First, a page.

October 31, 2013

Did You Know?

There are people working on inventions we will someday feel we can’t live without but don’t even know we want or need yet. There will be channels and gadgets and toys and advancements that may give us the impression they have improved our lives. At the core of it all is our ability to connect human to human which began thousands of years ago and we've been trying to figure out how to do it properly ever since.

This may be scary, it could be a refresher, it might be exciting, but it is our reality.

Watch this.

Kneale Mann | Leadership Strategist, consultant, writer, speaker, executive coach facilitating performance growth with leaders, management, and teams.

Virtue | Shift Happens | Coldplay

October 29, 2013

The Face of a Leader

“Even if they come to kill me, I will tell them what they are trying to do is wrong, that education is our basic right.”

Much has been written, discussed, and said about the attributes of a great leader. It’s perhaps easy for us to look to sports or business for those examples because they are plentiful but how often are they right there, in the middle of real life?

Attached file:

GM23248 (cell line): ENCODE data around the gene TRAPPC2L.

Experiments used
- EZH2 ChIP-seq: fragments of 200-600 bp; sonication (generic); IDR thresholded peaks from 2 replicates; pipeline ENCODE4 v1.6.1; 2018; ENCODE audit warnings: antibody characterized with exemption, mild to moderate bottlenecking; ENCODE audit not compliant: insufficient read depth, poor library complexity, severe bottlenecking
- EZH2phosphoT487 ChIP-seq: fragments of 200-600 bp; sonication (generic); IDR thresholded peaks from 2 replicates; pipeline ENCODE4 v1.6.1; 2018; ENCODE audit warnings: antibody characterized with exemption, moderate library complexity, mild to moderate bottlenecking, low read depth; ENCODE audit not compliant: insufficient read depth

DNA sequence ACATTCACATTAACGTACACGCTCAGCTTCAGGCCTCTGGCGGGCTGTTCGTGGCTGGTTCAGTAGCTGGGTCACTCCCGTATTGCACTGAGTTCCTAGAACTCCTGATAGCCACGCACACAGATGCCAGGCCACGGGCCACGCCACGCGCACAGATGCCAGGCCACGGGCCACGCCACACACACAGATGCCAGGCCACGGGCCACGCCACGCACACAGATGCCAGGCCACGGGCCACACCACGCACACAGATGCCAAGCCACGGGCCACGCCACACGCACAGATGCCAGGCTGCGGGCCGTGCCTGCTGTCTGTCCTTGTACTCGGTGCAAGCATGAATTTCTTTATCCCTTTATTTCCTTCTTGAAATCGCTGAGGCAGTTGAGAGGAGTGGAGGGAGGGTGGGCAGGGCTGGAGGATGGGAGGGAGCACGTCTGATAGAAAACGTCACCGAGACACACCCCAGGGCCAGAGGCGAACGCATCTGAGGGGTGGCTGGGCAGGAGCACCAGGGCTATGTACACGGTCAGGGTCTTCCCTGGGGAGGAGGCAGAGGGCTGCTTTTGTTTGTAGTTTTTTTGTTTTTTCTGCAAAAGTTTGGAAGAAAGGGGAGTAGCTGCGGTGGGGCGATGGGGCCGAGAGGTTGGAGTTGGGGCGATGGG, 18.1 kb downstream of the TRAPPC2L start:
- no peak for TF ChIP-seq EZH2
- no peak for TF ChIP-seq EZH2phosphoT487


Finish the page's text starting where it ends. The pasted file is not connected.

Before October 9th, 2012 most of us had never heard of Mingora, Pakistan. It is located in the Swat District in Khyber Pakhtunkhwa province. The landscape is stunning, the people are strong, and at one time it was a tourist destination. Queen Elizabeth called it the “Switzerland of the new Empire”. But fear and terror are now part of daily life in Mingora as the Taliban’s presence has replaced peace.

"I am not here to speak against the Taliban. I'm here to speak up for the right of every child."

Three years ago, a young Mingora girl began writing a blog under a pseudonym for the BBC detailing her life under Taliban rule, their attempts to take control of the valley, and her views on promoting education for girls. Her perspective was simply from a girl who wanted to realize her potential and for those around her. The New York Times filmed a documentary of her life which created more exposure for her and her cause.

She gave television and print interviews and soon her real identity was known. Her work garnered a nomination for the International Children's Peace Prize by South African activist Desmond Tutu.

"The extremists are afraid of books & pens. The power of education frightens them."

Malala Yousafzai was a brave young girl who was simply sharing her feelings and telling the stories of her town. But the Taliban was paying close attention and October 9th, 2012 they attempted an assassination on her life.

While she was returning home from school, a Taliban gunman shot her in the head and neck leaving her for dead. Malala miraculously survived and has become more vocal than ever, speaking for the rights of girls around the world to gain a good education and realize their dreams.

"I am focusing on women to be independent."